IPMN ( intraductal papillary mucinous neoplasm) pancreas

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Pancreatic cystic neoplasms (PCN) are estimated to be present in 2- 45% of the general population (1,2)

  • PCN comprise a clinically challenging entity as their biological behaviour ranges from benign to malignant disease - often difficult to differentiate between the various types of PCN.

Recommendations include conservative management, relative and absolute indications for surgery

  • a conservative approach is recommended for asymptomatic MCN (mucinous cystic neoplasm) and IPMN ( intraductal papillary mucinous neoplasm) measuring <40 mm without an enhancing nodule (1)
    • relative indications for surgery in IPMN include a main pancreatic duct (MPD) diameter between 5 and 9.9 mm or a cyst diameter>=40 mm
      • absolute indications for surgery in IPMN, due to the high-risk of malignant transformation, include jaundice, an enhancing mural nodule >5 mm, and MPD diameter >10 mm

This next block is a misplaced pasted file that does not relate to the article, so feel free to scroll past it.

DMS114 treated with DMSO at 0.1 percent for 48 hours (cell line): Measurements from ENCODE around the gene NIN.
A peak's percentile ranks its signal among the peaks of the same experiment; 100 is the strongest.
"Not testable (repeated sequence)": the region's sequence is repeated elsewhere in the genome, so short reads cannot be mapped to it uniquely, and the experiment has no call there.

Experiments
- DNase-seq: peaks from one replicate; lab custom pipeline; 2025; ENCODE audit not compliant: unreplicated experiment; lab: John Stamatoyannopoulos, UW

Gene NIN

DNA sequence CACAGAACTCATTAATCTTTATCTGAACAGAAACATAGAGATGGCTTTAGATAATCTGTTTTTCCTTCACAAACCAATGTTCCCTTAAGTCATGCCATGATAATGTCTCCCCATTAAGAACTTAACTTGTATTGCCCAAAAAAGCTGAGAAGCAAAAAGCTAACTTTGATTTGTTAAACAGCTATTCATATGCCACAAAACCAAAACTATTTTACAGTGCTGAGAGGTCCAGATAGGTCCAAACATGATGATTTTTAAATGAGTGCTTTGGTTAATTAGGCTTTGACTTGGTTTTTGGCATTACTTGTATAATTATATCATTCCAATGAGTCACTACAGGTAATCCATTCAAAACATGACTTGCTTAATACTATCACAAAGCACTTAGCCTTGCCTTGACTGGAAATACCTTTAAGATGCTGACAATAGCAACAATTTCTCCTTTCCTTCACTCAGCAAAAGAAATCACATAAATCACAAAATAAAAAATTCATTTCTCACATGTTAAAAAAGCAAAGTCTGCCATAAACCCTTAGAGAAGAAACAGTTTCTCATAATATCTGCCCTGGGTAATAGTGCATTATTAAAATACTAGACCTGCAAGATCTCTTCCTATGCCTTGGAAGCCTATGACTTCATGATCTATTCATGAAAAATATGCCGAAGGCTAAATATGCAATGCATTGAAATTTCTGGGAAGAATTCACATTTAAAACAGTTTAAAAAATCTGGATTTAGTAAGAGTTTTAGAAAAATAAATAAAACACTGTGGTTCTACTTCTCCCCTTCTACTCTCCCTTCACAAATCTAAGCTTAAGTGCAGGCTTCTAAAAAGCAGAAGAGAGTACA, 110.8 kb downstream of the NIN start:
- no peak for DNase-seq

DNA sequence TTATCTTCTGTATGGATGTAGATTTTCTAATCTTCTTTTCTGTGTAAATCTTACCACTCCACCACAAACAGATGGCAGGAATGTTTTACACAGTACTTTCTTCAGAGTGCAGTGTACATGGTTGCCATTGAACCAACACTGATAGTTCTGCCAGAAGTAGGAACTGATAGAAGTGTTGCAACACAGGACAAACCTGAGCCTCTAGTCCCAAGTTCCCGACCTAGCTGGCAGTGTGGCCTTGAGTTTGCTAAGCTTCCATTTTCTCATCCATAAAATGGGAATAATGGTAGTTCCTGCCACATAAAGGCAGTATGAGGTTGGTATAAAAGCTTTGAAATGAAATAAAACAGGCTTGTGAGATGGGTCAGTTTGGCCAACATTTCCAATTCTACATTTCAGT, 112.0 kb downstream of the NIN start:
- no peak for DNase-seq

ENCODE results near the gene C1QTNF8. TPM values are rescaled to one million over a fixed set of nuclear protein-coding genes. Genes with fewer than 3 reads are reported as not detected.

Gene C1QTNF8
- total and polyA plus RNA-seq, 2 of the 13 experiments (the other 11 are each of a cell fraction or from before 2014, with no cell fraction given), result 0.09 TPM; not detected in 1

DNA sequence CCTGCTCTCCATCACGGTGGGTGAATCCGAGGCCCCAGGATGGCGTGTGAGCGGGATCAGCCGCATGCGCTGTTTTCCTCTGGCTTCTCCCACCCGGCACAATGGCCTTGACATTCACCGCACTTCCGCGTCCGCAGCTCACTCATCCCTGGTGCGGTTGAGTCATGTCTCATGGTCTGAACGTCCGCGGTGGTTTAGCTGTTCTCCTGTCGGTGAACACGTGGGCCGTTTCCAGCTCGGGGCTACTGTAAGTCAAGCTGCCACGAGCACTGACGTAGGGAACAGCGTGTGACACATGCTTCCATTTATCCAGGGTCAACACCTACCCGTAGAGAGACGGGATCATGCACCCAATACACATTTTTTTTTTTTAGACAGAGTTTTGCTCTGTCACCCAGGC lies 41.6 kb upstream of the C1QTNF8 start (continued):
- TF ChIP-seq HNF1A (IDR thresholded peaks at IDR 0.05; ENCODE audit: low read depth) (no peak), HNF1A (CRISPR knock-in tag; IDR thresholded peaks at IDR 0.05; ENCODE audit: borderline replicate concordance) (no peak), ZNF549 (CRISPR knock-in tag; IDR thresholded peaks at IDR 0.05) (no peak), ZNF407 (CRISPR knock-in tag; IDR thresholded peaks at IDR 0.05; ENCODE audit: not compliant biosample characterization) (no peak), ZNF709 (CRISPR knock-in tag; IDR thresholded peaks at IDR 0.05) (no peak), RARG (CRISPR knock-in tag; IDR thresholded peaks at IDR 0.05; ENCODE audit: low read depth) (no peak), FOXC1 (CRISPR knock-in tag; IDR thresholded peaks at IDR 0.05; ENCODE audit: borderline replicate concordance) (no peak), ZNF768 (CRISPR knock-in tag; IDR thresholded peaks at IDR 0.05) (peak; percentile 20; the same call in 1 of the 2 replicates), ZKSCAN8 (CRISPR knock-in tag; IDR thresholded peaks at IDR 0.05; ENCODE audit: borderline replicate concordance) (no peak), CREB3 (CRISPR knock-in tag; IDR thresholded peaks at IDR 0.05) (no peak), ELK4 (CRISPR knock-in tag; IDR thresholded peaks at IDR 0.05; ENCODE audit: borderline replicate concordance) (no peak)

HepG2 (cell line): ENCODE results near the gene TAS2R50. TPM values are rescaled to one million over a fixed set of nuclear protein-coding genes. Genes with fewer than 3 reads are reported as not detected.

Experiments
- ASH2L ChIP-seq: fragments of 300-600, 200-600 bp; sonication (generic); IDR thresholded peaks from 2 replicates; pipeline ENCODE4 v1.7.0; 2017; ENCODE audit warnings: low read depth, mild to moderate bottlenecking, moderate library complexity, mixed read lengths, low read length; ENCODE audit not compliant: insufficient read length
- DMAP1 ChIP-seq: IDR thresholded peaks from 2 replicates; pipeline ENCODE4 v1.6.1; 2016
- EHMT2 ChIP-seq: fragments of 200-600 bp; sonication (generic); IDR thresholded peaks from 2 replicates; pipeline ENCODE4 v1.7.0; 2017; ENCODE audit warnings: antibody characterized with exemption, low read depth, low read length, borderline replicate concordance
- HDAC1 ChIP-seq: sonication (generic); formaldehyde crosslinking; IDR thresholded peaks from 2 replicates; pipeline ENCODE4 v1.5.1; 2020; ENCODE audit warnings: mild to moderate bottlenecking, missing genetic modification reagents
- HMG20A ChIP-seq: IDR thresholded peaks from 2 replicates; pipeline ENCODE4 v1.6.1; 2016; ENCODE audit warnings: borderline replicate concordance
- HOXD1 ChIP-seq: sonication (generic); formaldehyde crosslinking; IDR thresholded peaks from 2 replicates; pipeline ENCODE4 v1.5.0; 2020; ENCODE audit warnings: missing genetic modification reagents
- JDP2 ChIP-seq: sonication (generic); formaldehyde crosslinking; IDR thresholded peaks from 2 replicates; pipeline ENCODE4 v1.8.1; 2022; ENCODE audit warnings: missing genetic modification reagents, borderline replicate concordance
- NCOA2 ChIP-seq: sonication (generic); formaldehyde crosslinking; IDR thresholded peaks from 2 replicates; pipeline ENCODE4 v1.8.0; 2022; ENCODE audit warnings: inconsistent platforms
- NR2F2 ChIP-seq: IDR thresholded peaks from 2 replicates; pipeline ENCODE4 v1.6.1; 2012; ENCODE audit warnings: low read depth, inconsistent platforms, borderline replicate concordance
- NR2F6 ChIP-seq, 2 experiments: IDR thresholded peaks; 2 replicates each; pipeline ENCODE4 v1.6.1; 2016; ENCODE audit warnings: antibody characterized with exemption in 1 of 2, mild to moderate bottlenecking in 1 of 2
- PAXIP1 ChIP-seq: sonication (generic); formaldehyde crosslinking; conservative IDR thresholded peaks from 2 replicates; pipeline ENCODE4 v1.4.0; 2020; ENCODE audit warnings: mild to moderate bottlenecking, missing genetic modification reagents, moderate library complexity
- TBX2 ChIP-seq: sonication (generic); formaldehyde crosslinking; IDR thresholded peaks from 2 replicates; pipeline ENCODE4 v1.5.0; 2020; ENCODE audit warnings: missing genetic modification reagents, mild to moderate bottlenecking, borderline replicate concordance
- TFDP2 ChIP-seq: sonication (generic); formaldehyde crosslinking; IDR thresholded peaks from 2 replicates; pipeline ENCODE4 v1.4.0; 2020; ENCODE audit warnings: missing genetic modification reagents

• lifelong follow-up of IPMN is recommended in patients who are fit for surgery

    • MCN measuring <40mm without a mural nodule or symptoms may undergo surveillance with MRI, EUS, or a combination of both
        • for patients with MCN measuring between 30 and 40mm, clinicians can incorporate other factors such as age, comorbidities, patient's surgical risk, and patient preference (1)

    • serous cystic neoplasm (SCN)
      • SCN is a benign entity
        • there are essentially no deaths that are attributable to dissemination/malignant behaviour of an SCN
        • surgical intervention
          • surgery is recommended only in patients with symptoms related to the compression of adjacent organs (ie, bile duct, stomach, duodenum, portal vein)
          • size of about 60% of SCN remains stable - an increase in cyst size is seen in 40% but the rate of growth is slow and new onset of symptoms is very rare (2)


Last edited 04/2020